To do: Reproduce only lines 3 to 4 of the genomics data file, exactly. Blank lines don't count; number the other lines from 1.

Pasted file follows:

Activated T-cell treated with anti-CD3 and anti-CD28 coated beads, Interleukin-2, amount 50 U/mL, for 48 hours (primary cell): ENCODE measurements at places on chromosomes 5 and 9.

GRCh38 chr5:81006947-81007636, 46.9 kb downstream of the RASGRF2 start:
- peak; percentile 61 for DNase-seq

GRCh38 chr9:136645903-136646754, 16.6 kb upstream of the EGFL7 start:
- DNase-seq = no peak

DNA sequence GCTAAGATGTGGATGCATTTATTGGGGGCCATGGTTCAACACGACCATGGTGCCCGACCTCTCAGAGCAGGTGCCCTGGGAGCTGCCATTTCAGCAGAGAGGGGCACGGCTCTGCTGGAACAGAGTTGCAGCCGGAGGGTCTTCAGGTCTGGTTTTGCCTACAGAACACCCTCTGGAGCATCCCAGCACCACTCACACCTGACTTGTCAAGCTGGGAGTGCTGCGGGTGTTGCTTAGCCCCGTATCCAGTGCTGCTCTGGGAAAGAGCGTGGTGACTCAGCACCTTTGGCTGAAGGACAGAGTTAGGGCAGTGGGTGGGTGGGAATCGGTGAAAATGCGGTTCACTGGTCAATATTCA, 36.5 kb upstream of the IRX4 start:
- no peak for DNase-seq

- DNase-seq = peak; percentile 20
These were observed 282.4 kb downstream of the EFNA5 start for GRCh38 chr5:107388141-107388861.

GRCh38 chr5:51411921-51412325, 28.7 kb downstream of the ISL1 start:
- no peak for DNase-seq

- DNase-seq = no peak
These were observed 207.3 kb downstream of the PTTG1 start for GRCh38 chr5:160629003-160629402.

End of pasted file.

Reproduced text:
- peak; percentile 61 for DNase-seq

GRCh38 chr9:136645903-136646754, 16.6 kb upstream of the EGFL7 start: